AP-REQ data, as described in RFC1510 (variable length)
      This AP-REQ must be for the service principal
      kadmin/changepw@REALM, where REALM is the REALM of the user who
      wishes to change his password.  The Ticket in the AP-REQ must be
      derived from an AS request (thus having the INITIAL flag set), and
      must include a subkey in the Authenticator.
   KRB-PRIV message, as described in RFC1510 (variable length)
      This KRB-PRIV message must be generated using the subkey in the
      Authenticator in the AP-REQ data.  The user-data component of the
      message must consist of the user's new password.

   The server must verify the AP-REQ message, decrypt the new password,
   perform any local policy checks (such as password quality, history,
   authorization, etc.) required, then set the password to the new value
   specified.

   The principal whose password is to be changed is the principal which
   authenticated to the password changing service.  This protocol does
   not address administrators who want to change passwords of principal
   besides their own.


Reply Message

       0                   1                   2                   3
       0 1 2 3 4 5 6 7 8 9 0 1 2 3 4 5 6 7 8 9 0 1 2 3 4 5 6 7 8 9 0 1
      +-+-+-+-+-+-+-+-+-+-+-+-+-+-+-+-+-+-+-+-+-+-+-+-+-+-+-+-+-+-+-+-+
      |         message length        |    protocol version number    |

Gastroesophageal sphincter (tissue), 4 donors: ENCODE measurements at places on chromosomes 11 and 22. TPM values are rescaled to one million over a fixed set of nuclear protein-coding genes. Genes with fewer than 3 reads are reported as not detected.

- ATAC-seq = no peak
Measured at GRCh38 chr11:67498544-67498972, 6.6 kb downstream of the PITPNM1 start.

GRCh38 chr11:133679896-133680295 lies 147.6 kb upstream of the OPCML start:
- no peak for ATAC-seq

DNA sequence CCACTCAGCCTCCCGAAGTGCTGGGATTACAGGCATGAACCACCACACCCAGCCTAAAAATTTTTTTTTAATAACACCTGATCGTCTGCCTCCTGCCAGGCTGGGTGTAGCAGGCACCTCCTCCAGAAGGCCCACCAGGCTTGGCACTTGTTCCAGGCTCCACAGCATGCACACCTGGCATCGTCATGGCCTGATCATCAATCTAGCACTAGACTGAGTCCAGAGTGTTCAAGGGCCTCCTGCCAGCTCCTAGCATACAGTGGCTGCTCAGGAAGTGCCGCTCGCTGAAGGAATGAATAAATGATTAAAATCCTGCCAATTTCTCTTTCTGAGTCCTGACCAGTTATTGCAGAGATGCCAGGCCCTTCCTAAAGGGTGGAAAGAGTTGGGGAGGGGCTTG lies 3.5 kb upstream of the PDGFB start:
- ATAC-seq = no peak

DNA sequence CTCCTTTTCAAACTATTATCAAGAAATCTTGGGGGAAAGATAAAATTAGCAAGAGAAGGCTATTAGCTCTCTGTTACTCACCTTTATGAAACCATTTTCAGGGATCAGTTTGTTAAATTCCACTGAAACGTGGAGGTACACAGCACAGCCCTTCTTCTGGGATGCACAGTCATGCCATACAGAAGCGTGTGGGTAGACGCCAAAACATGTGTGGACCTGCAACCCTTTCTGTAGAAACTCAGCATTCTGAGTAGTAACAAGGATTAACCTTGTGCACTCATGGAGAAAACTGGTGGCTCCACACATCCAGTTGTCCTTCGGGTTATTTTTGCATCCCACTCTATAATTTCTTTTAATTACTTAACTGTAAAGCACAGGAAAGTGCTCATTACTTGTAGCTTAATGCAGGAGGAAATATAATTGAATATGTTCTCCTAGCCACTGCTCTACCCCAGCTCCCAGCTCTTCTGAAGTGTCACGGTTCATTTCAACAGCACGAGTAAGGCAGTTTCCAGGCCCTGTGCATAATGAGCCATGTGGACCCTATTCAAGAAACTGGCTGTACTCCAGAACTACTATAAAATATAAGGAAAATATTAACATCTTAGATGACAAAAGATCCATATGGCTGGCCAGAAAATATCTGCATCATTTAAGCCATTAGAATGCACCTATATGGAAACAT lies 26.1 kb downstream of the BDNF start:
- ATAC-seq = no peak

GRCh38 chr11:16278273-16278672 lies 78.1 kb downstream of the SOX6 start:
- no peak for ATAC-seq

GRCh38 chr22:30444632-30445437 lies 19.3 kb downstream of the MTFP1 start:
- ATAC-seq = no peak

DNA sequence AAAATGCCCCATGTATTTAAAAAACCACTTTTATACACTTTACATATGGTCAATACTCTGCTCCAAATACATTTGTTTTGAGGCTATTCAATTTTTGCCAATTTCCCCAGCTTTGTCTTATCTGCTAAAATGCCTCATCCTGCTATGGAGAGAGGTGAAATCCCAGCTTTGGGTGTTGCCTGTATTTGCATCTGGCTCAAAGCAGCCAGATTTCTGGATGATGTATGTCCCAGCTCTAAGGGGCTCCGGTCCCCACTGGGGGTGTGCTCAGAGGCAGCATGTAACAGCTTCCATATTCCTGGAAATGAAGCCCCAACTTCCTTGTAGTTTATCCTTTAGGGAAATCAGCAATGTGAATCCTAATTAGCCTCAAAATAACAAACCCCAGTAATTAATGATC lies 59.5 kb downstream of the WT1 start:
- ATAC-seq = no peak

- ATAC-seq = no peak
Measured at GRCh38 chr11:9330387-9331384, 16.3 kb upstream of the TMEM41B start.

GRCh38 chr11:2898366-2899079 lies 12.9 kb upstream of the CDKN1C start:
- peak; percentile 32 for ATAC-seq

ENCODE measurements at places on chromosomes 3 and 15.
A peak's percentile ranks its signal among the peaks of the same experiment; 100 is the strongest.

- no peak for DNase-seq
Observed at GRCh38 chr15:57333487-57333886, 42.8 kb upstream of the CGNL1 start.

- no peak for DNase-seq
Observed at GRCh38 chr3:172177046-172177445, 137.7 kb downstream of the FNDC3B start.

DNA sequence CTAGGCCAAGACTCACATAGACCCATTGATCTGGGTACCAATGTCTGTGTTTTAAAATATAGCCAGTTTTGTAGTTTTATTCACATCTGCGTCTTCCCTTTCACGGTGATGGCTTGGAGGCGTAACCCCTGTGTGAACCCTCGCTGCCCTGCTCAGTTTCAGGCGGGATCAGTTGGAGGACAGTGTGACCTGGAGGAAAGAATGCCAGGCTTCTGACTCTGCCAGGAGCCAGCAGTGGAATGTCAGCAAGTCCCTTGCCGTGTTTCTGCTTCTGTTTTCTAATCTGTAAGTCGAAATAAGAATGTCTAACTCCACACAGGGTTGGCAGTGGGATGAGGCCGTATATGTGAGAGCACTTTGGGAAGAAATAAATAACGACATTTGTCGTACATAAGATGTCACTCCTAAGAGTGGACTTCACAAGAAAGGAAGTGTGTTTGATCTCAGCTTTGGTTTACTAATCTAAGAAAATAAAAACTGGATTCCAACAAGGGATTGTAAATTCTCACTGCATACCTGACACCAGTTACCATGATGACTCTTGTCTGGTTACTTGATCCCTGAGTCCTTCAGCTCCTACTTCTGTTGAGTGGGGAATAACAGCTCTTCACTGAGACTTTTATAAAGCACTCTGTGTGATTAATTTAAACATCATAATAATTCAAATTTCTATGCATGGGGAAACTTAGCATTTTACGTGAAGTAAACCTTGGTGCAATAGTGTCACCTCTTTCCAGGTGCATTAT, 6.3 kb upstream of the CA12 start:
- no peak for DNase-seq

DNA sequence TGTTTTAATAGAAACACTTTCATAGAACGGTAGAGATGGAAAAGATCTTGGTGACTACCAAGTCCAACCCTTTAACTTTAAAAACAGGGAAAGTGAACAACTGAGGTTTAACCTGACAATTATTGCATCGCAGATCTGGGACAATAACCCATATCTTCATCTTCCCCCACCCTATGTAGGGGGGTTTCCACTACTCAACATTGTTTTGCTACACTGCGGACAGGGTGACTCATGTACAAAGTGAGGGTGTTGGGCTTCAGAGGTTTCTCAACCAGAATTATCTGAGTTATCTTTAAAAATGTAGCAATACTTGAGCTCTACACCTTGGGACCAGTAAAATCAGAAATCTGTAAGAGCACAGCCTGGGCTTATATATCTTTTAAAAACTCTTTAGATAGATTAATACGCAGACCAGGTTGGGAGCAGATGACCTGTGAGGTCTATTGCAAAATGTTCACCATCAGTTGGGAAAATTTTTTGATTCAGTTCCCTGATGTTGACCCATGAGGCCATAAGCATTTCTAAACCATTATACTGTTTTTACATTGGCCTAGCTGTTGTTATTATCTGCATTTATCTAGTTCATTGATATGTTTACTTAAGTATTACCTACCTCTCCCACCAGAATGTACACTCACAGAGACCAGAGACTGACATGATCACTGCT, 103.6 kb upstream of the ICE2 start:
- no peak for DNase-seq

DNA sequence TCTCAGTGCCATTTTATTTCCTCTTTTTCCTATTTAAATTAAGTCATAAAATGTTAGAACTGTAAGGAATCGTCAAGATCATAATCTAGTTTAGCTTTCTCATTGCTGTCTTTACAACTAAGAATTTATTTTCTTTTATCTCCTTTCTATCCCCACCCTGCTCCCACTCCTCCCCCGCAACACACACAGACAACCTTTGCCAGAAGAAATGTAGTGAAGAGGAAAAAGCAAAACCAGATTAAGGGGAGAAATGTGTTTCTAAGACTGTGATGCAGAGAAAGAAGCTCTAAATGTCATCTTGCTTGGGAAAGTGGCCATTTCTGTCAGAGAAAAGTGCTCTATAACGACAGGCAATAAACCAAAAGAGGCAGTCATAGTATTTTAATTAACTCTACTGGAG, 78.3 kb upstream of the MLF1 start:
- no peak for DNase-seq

+-+-+-+-+-+-+-+-+-+-+-+-+-+-+-+-+-+-+-+-+-+-+-+-+-+-+-+-+-+-+-+-+
      |          AP_REP length        |         AP-REP data           /
      +-+-+-+-+-+-+-+-+-+-+-+-+-+-+-+-+-+-+-+-+-+-+-+-+-+-+-+-+-+-+-+-+
      /                KRB-PRIV or KRB-ERROR message                  /
      +-+-+-+-+-+-+-+-+-+-+-+-+-+-+-+-+-+-+-+-+-+-+-+-+-+-+-+-+-+-+-+-+

   message length (16 bits)



Horowitz                                                        [Page 2]


Internet Draft      Kerberos Change Password Protocol        March, 1997


      Contains the length of the message, including this field, in bytes
      (big-endian integer),
   protocol version number (16 bits)
      Contains the hex constant 0x0001 (big-endian integer)
   AP-REP length (16 bits)
      length of AP-REP data, in bytes.  If the the length is zero, then
      the last field will contain a KRB-ERROR message instead of a KRB-
      PRIV message.
   AP-REP data, as described in RFC1510 (variable length)
      The AP-REP corresponding to the AP-REQ in the request packet.
   KRB-PRIV or KRB-ERROR message, as described in RFC1510 (variable
      length)
      If the AP-REP length is zero, then this field contains a KRB-ERROR
      message.  Otherwise, it contains a KRB-PRIV message.  This KRB-
      PRIV message must be generated using the subkey in the
      Authenticator in the AP-REQ data.

      The user-data component of the KRB-PRIV message, or e-data
      component of the KRB-ERROR message, must consist of the following
      data:

       0                   1                   2                   3
       0 1 2 3 4 5 6 7 8 9 0 1 2 3 4 5 6 7 8 9 0 1 2 3 4 5 6 7 8 9 0 1
      +-+-+-+-+-+-+-+-+-+-+-+-+-+-+-+-+-+-+-+-+-+-+-+-+-+-+-+-+-+-+-+-+
      |          result code          |        result string          /
      +-+-+-+-+-+-+-+-+-+-+-+-+-+-+-+-+-+-+-+-+-+-+-+-+-+-+-+-+-+-+-+-+

      result code (16 bits)
         The result code must have one of the following values (big-
         endian integer):